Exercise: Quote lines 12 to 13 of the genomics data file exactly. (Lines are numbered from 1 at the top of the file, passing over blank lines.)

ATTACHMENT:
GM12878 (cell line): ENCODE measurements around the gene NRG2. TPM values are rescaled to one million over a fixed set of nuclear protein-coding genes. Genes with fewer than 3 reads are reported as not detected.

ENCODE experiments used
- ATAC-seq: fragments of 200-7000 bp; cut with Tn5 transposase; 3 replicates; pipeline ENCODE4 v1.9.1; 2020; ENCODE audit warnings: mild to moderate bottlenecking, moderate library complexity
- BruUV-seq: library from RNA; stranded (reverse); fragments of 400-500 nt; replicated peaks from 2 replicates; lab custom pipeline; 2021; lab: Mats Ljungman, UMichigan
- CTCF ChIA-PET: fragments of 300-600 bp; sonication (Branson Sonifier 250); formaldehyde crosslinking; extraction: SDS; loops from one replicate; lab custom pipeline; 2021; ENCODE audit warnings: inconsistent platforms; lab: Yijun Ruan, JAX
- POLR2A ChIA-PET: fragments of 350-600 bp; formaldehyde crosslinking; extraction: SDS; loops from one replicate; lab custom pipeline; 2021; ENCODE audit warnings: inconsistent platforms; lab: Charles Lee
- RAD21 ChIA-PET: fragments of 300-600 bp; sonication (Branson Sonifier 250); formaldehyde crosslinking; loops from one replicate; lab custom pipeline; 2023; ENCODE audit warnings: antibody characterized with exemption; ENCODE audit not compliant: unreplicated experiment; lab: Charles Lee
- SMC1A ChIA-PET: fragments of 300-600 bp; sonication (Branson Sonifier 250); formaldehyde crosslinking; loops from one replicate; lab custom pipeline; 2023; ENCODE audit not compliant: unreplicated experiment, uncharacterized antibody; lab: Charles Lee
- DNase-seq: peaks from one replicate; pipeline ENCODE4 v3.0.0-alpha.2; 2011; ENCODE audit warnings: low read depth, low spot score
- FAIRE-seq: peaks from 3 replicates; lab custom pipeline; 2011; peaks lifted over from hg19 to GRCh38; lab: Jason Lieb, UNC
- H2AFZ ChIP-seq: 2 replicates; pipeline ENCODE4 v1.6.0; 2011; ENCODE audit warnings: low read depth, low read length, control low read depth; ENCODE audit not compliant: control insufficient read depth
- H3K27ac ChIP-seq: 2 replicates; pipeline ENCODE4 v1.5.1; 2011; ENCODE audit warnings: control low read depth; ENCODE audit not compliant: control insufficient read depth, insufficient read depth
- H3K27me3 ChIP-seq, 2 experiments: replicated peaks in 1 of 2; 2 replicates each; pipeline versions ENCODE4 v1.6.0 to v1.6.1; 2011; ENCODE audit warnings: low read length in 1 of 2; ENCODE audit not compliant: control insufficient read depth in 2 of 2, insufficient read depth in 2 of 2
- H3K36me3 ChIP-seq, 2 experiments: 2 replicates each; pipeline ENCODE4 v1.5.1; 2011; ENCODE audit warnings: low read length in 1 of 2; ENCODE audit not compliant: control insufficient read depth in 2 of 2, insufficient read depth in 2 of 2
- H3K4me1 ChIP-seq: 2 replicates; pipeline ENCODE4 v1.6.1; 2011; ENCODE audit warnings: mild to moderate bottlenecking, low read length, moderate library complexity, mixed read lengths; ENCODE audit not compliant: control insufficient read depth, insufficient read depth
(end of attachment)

- H3K27ac ChIP-seq: 2 replicates; pipeline ENCODE4 v1.5.1; 2011; ENCODE audit warnings: control low read depth; ENCODE audit not compliant: control insufficient read depth, insufficient read depth
- H3K27me3 ChIP-seq, 2 experiments: replicated peaks in 1 of 2; 2 replicates each; pipeline versions ENCODE4 v1.6.0 to v1.6.1; 2011; ENCODE audit warnings: low read length in 1 of 2; ENCODE audit not compliant: control insufficient read depth in 2 of 2, insufficient read depth in 2 of 2